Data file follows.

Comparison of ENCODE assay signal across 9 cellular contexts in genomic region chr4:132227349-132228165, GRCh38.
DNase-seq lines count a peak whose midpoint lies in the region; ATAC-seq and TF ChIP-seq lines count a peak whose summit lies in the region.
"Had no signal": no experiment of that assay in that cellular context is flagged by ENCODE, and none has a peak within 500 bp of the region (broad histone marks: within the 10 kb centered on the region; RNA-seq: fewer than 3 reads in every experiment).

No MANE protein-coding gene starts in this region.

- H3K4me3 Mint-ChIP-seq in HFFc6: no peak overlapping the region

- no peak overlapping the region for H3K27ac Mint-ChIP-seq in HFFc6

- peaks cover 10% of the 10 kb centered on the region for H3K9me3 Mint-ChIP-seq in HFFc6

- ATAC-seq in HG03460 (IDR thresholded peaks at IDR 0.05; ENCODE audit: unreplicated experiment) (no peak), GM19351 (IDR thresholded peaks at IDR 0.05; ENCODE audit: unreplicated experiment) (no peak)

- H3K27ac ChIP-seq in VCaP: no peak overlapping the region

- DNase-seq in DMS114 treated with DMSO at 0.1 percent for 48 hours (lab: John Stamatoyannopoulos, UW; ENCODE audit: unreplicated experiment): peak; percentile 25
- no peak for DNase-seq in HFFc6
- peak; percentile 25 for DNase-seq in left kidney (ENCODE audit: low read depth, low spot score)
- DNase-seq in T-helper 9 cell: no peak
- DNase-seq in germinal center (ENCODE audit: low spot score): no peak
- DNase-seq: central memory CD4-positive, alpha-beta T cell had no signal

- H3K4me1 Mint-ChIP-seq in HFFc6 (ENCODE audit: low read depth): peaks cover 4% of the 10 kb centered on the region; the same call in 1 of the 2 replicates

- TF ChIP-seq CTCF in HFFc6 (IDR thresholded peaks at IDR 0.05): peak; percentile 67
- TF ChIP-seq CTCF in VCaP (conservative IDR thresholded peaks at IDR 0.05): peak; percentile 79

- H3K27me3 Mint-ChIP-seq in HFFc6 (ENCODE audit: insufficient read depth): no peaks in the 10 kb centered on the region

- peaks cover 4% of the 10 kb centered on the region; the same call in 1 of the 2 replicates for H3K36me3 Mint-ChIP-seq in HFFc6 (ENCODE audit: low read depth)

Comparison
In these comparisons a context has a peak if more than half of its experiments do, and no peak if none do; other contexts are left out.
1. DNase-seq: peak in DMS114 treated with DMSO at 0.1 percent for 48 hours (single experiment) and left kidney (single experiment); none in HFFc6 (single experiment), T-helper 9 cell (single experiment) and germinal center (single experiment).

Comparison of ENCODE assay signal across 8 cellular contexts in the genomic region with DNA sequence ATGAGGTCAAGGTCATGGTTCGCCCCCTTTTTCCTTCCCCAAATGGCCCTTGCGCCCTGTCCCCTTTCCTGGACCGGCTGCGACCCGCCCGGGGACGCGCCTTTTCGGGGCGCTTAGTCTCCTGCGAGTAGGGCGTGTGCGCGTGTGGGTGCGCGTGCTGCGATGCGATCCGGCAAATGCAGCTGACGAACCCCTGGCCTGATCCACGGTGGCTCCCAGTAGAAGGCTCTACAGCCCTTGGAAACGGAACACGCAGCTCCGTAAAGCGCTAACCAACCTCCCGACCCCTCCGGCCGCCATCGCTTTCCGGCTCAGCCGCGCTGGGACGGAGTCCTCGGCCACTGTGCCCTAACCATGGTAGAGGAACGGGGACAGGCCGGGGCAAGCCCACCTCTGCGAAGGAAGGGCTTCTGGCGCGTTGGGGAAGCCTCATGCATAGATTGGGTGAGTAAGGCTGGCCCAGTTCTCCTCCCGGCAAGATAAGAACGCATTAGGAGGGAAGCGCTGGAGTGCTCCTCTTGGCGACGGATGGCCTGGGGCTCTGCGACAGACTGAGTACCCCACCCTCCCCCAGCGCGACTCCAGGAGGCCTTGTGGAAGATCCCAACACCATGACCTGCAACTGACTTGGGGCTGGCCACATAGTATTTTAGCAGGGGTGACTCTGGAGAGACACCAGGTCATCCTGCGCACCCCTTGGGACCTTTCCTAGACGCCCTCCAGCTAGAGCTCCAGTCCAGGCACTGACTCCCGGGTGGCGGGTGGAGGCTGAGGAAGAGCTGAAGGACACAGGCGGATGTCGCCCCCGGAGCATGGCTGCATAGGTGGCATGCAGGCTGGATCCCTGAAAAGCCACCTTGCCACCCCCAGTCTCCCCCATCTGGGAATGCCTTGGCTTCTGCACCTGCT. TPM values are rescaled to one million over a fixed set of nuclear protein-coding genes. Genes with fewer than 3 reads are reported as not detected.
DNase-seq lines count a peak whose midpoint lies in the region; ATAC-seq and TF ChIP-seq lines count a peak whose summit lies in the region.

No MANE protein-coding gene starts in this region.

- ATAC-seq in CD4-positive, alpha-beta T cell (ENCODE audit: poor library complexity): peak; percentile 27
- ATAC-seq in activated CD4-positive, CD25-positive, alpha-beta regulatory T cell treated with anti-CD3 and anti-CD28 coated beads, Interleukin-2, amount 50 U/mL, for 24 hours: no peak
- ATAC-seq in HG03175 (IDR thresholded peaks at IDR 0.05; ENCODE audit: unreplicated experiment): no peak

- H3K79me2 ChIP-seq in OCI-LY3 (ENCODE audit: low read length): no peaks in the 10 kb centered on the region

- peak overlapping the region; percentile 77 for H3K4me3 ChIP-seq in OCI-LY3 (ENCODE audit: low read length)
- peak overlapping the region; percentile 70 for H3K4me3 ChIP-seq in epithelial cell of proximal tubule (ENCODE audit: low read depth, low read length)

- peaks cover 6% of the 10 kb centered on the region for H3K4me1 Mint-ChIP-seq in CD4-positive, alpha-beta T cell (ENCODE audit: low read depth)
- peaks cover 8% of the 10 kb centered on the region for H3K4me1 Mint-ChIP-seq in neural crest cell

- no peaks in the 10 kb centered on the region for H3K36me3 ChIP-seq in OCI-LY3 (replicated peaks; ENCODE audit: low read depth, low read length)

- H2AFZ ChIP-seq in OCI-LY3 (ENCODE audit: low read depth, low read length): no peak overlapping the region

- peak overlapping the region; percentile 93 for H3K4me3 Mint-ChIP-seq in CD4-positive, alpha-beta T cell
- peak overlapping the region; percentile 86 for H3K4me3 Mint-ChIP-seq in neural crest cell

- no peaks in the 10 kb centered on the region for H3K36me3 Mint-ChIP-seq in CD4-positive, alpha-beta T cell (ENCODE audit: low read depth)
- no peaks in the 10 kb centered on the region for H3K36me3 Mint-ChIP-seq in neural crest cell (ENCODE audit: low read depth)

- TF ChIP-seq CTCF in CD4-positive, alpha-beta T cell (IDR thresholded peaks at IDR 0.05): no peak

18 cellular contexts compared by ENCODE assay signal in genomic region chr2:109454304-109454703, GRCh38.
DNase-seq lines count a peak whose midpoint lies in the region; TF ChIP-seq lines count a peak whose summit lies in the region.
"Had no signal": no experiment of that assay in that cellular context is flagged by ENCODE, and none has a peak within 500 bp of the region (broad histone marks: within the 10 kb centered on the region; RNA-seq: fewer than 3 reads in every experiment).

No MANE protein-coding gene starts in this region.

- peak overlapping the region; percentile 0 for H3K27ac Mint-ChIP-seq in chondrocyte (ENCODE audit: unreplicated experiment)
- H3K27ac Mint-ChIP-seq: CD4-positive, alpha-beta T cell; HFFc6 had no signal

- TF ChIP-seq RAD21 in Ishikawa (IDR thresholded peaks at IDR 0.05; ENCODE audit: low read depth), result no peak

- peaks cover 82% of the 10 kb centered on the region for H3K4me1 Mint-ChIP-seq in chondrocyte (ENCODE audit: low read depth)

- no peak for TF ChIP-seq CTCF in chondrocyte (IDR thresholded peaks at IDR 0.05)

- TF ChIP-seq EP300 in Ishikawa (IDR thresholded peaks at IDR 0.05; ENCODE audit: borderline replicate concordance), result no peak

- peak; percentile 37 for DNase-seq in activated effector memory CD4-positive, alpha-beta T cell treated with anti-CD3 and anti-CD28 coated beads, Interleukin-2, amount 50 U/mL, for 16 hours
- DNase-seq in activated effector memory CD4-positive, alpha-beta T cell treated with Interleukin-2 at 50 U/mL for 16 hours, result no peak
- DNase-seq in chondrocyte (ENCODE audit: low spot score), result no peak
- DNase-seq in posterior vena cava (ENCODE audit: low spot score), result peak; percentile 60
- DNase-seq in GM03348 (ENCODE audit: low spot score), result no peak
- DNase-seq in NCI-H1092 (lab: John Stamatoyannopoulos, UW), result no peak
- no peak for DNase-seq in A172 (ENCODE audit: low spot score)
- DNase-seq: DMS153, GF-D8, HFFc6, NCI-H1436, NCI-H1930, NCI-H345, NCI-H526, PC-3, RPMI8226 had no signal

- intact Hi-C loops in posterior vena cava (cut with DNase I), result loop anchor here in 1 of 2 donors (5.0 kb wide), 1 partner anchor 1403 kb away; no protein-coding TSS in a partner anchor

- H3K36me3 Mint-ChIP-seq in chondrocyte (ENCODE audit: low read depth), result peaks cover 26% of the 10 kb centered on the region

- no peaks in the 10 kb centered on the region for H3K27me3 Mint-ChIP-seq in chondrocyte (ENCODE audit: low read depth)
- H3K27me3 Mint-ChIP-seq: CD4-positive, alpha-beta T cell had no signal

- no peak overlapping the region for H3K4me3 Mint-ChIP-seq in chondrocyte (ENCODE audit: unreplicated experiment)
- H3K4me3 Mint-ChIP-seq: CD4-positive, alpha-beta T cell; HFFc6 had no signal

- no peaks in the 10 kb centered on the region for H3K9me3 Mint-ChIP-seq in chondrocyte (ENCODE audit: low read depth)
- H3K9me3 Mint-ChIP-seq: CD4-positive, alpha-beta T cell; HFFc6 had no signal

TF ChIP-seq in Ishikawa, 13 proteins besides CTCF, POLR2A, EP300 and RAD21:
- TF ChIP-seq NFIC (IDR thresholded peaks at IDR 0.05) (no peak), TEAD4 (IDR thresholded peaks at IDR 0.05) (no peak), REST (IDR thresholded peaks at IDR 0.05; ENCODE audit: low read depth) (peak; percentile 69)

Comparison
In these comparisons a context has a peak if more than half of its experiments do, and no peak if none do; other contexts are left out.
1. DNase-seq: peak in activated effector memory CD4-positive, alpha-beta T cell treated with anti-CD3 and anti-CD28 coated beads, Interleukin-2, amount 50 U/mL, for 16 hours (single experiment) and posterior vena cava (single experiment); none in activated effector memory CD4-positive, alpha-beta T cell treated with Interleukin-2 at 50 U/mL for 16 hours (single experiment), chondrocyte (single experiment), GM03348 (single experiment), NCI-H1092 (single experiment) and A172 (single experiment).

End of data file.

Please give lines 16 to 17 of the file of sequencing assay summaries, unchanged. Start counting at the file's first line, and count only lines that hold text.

- H3K4me1 Mint-ChIP-seq in HFFc6 (ENCODE audit: low read depth): peaks cover 4% of the 10 kb centered on the region; the same call in 1 of the 2 replicates

- TF ChIP-seq CTCF in HFFc6 (IDR thresholded peaks at IDR 0.05): peak; percentile 67